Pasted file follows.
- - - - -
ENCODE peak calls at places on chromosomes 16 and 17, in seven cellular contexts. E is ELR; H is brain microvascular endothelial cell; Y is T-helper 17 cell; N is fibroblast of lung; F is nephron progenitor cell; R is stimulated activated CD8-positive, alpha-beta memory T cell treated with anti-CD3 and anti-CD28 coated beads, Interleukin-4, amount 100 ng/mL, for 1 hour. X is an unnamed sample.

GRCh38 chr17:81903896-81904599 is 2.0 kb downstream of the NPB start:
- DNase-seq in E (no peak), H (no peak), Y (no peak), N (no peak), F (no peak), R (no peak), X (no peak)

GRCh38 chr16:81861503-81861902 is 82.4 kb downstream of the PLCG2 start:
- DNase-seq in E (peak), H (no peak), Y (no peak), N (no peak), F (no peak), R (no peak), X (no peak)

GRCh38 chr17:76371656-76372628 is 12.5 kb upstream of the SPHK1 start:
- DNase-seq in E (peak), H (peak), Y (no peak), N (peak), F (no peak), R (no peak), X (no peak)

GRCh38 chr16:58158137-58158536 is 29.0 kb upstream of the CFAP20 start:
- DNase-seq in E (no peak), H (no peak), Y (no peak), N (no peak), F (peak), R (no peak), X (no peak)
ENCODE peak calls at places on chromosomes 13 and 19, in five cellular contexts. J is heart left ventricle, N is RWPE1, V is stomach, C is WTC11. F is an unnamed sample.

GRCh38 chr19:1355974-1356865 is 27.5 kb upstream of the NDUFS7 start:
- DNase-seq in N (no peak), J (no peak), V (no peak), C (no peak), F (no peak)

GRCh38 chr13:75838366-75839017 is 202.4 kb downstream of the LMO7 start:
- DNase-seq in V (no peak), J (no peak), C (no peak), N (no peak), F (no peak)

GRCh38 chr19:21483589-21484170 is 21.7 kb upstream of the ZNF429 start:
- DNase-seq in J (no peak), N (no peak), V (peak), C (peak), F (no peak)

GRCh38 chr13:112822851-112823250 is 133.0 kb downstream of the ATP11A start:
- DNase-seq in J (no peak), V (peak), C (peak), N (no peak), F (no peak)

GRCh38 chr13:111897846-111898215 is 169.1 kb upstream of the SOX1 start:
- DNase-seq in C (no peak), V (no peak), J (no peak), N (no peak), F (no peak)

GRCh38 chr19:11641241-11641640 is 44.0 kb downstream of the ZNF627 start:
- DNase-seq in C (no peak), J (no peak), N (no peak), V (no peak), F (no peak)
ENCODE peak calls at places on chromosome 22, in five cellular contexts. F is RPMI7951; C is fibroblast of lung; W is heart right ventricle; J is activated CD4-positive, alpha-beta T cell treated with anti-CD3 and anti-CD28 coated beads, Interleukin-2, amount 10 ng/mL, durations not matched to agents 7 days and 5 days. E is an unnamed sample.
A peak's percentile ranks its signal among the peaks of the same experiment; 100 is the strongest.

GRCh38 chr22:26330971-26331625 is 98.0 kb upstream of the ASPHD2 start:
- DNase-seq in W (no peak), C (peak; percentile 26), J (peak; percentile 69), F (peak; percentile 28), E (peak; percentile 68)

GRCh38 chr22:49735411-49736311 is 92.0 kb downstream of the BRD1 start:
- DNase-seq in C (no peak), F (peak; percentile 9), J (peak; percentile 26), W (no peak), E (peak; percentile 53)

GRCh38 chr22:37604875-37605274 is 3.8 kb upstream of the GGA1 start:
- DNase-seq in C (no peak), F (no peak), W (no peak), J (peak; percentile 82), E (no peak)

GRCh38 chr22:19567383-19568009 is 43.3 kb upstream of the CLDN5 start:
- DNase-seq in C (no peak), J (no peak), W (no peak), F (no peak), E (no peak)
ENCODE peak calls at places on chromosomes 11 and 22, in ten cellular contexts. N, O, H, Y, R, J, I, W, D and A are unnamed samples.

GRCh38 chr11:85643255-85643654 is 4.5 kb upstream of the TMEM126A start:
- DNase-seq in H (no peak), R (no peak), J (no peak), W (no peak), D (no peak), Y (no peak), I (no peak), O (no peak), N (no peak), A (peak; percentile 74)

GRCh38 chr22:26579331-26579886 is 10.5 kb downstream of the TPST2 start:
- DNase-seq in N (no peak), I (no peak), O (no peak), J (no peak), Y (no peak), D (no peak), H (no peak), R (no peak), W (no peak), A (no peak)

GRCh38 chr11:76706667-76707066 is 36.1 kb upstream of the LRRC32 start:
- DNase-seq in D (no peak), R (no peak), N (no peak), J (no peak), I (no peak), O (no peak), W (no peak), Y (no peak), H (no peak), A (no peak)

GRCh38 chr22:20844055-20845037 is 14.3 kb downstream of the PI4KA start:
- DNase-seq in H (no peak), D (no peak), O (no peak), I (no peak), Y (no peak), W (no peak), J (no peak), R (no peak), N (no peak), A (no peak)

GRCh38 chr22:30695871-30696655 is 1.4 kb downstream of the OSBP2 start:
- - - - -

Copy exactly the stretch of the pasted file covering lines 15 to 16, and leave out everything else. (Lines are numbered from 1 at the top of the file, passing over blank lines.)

GRCh38 chr19:21483589-21484170 is 21.7 kb upstream of the ZNF429 start:
- DNase-seq in J (no peak), N (no peak), V (peak), C (peak), F (no peak)